FROM OUR EXPERTS
For years people with fibromyalgia who are unable to continue working at a full-time job have struggled and worried about whether they would qualify for Social Security Disability. Finally, last week the Social Security Administration issued a ruling providing guidance on how they develop evidence to establish that a person has a medically determinable impairment (MDI) of fibromyalgia, and how they evaluate fibromyalgia in disability claims and continuing disability reviews under titles II and XVI of the Social Security Act. This ruling went into effect on July 25, 2012.
For a complete copy of the ruling, including footnotes, references and a tender point diagram, see Social Security Ruling, SSR 12-2p; Titles II and XVI: Evaluation of Fibromyalgia in the Federal Register. Following is a copy of the core elements of the ruling that I think would be of most interest to people with fibromyalgia.
Fibromyalgia is a complex medical condition characterized p...
Try washing your hair, brushing your teeth or getting dressed without the use of one shoulder, it's darn near impossible to do anything without your shoulders. We use our shoulders all day long, 365 days per year. And over the years, the shoulders may not be feeling as comfortable or limber as they once did back in your younger days. Or maybe you are in your younger years but have been hard on your shoulders. Whether you are young or old, stiff painful shoulders make life's daily activities much more difficult to get done.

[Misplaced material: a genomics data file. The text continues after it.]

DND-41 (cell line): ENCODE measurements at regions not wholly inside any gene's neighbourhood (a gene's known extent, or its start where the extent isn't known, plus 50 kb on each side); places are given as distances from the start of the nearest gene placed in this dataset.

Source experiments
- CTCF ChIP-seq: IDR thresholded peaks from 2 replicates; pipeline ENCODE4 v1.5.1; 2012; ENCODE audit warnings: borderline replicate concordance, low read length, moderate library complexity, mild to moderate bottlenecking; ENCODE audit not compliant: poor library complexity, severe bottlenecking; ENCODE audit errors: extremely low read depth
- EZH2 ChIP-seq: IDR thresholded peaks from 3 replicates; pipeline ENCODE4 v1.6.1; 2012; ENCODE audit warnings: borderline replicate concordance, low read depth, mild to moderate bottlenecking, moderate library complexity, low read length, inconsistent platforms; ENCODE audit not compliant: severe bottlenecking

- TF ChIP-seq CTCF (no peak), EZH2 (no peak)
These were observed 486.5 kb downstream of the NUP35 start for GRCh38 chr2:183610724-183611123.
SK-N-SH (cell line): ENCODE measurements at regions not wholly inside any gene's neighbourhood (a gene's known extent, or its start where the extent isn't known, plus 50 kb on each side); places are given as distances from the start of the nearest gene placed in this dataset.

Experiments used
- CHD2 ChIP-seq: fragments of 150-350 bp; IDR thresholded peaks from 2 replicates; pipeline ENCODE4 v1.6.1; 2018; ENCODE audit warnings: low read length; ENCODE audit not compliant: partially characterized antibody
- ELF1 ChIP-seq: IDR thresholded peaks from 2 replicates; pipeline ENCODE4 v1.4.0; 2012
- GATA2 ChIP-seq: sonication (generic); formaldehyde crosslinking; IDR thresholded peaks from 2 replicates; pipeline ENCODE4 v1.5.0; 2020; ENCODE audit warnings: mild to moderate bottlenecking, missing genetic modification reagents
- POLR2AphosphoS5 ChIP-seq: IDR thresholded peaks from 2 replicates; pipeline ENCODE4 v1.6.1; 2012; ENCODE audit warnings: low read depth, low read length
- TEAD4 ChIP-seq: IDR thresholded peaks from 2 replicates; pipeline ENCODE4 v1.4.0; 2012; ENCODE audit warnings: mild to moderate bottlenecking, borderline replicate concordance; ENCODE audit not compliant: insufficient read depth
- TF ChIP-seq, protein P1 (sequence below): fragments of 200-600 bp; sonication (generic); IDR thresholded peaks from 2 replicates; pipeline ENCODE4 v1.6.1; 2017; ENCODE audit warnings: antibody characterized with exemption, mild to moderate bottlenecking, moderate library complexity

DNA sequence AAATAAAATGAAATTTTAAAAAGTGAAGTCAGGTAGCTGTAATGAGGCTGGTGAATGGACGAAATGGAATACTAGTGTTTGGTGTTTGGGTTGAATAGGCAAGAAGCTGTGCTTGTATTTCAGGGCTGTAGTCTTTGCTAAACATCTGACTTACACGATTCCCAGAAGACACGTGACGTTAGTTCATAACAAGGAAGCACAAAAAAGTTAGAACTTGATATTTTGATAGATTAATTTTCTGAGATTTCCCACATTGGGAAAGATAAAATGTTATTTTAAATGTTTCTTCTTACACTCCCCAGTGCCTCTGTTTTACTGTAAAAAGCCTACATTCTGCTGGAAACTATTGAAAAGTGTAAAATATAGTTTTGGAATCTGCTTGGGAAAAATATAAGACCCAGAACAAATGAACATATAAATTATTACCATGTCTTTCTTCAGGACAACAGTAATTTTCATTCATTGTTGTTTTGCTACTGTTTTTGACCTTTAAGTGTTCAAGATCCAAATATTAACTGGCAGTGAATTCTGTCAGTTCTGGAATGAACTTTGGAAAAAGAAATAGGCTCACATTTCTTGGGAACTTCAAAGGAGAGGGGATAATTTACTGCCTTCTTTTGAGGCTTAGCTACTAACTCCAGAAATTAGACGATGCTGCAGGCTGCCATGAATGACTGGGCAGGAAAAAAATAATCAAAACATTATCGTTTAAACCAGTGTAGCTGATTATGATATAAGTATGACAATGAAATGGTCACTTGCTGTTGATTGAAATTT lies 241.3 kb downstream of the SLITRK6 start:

The most common reason to have a painful shoulder is tendonitis. The shoulder is a complex joint with a network of tendons called the rotator cuff . As all of the muscles in the shoulder work to pull, push, lift and reach, the tendons - which attach the shoulder muscles to the bones - can get very inflamed and painful. Sometimes the rotator cuff actually gets pinched between two bones, the acromion and the humerus. This condition is called shoulder impin...
Diagnosis There is no obvious, objective method (such as laboratory or imaging tests) for diagnosing fibromyalgia. The criteria used to study fibromyalgia are very helpful, particularly if the patient does not have another disorder, such as depression or arthritis, which could complicate the diagnosis. Failure to meet the criteria, however, does not rule out fibromyalgia. Fibromyalgia should be suspected in any person who has muscle and joint pain with no identifiable cause. Because many patients do not meet the current fibromyalgia criteria, the American College of Rheumatology (ACR) has proposed a new set of diagnostic criteria that take into consideration symptoms such as fatigue, sleep disturbance, and cognitive problems, in addition to pain. Criteria for Classifying Fibromyalgia In 1990, the ACR set the following criteria for classifying fibromyalgia: A. Widespread pain must be present for at least 3 months. This pain must appear in all of the following locations: Both sides of the bod...
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